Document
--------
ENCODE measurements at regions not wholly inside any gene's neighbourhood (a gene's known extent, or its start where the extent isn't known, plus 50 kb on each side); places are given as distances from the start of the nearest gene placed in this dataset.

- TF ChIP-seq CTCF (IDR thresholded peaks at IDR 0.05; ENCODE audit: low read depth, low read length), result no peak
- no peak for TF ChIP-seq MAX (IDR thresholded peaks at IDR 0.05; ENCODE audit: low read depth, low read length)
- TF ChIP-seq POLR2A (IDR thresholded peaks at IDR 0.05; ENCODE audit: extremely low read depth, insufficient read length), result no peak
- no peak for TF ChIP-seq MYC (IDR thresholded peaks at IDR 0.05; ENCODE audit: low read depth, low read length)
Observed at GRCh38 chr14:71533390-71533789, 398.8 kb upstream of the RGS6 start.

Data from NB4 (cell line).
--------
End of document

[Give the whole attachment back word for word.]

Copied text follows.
ENCODE measurements at regions not wholly inside any gene's neighbourhood (a gene's known extent, or its start where the extent isn't known, plus 50 kb on each side); places are given as distances from the start of the nearest gene placed in this dataset.

- TF ChIP-seq CTCF (IDR thresholded peaks at IDR 0.05; ENCODE audit: low read depth, low read length), result no peak
- no peak for TF ChIP-seq MAX (IDR thresholded peaks at IDR 0.05; ENCODE audit: low read depth, low read length)
- TF ChIP-seq POLR2A (IDR thresholded peaks at IDR 0.05; ENCODE audit: extremely low read depth, insufficient read length), result no peak
- no peak for TF ChIP-seq MYC (IDR thresholded peaks at IDR 0.05; ENCODE audit: low read depth, low read length)
Observed at GRCh38 chr14:71533390-71533789, 398.8 kb upstream of the RGS6 start.

Data from NB4 (cell line).